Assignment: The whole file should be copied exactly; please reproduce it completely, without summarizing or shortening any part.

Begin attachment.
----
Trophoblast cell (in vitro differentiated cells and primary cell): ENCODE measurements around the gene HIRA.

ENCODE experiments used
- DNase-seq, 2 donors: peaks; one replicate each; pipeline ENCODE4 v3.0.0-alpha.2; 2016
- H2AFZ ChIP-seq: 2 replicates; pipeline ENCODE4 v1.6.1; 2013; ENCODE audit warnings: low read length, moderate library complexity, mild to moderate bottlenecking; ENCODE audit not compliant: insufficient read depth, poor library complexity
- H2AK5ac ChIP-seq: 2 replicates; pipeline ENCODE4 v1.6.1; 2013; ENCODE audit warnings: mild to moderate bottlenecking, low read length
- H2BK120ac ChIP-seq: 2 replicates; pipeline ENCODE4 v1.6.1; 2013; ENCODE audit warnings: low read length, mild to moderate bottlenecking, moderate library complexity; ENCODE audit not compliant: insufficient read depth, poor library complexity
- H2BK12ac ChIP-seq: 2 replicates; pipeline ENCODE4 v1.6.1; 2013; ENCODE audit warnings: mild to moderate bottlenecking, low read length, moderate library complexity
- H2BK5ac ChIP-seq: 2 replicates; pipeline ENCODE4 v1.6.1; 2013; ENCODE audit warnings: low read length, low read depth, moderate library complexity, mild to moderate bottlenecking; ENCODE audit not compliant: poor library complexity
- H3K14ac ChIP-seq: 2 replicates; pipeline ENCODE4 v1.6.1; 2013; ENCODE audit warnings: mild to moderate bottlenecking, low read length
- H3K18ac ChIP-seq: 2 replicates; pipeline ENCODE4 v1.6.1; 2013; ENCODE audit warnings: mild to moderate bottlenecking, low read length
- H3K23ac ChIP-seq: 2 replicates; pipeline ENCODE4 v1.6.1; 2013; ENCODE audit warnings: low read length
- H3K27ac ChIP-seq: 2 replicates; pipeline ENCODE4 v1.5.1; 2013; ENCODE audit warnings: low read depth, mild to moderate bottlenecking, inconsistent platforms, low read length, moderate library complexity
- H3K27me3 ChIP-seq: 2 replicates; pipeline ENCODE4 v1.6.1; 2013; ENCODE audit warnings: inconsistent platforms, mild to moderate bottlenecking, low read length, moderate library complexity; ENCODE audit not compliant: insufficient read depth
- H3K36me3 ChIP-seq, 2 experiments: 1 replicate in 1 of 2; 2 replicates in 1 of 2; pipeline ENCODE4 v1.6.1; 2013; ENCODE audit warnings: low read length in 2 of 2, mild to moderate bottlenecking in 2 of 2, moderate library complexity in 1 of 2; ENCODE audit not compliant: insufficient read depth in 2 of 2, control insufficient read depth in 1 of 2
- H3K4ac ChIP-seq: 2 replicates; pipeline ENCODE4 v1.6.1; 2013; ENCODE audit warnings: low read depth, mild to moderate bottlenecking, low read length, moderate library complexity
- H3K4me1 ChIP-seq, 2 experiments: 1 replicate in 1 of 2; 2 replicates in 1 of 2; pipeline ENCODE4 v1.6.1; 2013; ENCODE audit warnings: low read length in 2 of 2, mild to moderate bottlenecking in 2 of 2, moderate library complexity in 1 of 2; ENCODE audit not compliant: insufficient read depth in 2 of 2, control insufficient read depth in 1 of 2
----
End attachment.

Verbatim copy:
Trophoblast cell (in vitro differentiated cells and primary cell): ENCODE measurements around the gene HIRA.

ENCODE experiments used
- DNase-seq, 2 donors: peaks; one replicate each; pipeline ENCODE4 v3.0.0-alpha.2; 2016
- H2AFZ ChIP-seq: 2 replicates; pipeline ENCODE4 v1.6.1; 2013; ENCODE audit warnings: low read length, moderate library complexity, mild to moderate bottlenecking; ENCODE audit not compliant: insufficient read depth, poor library complexity
- H2AK5ac ChIP-seq: 2 replicates; pipeline ENCODE4 v1.6.1; 2013; ENCODE audit warnings: mild to moderate bottlenecking, low read length
- H2BK120ac ChIP-seq: 2 replicates; pipeline ENCODE4 v1.6.1; 2013; ENCODE audit warnings: low read length, mild to moderate bottlenecking, moderate library complexity; ENCODE audit not compliant: insufficient read depth, poor library complexity
- H2BK12ac ChIP-seq: 2 replicates; pipeline ENCODE4 v1.6.1; 2013; ENCODE audit warnings: mild to moderate bottlenecking, low read length, moderate library complexity
- H2BK5ac ChIP-seq: 2 replicates; pipeline ENCODE4 v1.6.1; 2013; ENCODE audit warnings: low read length, low read depth, moderate library complexity, mild to moderate bottlenecking; ENCODE audit not compliant: poor library complexity
- H3K14ac ChIP-seq: 2 replicates; pipeline ENCODE4 v1.6.1; 2013; ENCODE audit warnings: mild to moderate bottlenecking, low read length
- H3K18ac ChIP-seq: 2 replicates; pipeline ENCODE4 v1.6.1; 2013; ENCODE audit warnings: mild to moderate bottlenecking, low read length
- H3K23ac ChIP-seq: 2 replicates; pipeline ENCODE4 v1.6.1; 2013; ENCODE audit warnings: low read length
- H3K27ac ChIP-seq: 2 replicates; pipeline ENCODE4 v1.5.1; 2013; ENCODE audit warnings: low read depth, mild to moderate bottlenecking, inconsistent platforms, low read length, moderate library complexity
- H3K27me3 ChIP-seq: 2 replicates; pipeline ENCODE4 v1.6.1; 2013; ENCODE audit warnings: inconsistent platforms, mild to moderate bottlenecking, low read length, moderate library complexity; ENCODE audit not compliant: insufficient read depth
- H3K36me3 ChIP-seq, 2 experiments: 1 replicate in 1 of 2; 2 replicates in 1 of 2; pipeline ENCODE4 v1.6.1; 2013; ENCODE audit warnings: low read length in 2 of 2, mild to moderate bottlenecking in 2 of 2, moderate library complexity in 1 of 2; ENCODE audit not compliant: insufficient read depth in 2 of 2, control insufficient read depth in 1 of 2
- H3K4ac ChIP-seq: 2 replicates; pipeline ENCODE4 v1.6.1; 2013; ENCODE audit warnings: low read depth, mild to moderate bottlenecking, low read length, moderate library complexity
- H3K4me1 ChIP-seq, 2 experiments: 1 replicate in 1 of 2; 2 replicates in 1 of 2; pipeline ENCODE4 v1.6.1; 2013; ENCODE audit warnings: low read length in 2 of 2, mild to moderate bottlenecking in 2 of 2, moderate library complexity in 1 of 2; ENCODE audit not compliant: insufficient read depth in 2 of 2, control insufficient read depth in 1 of 2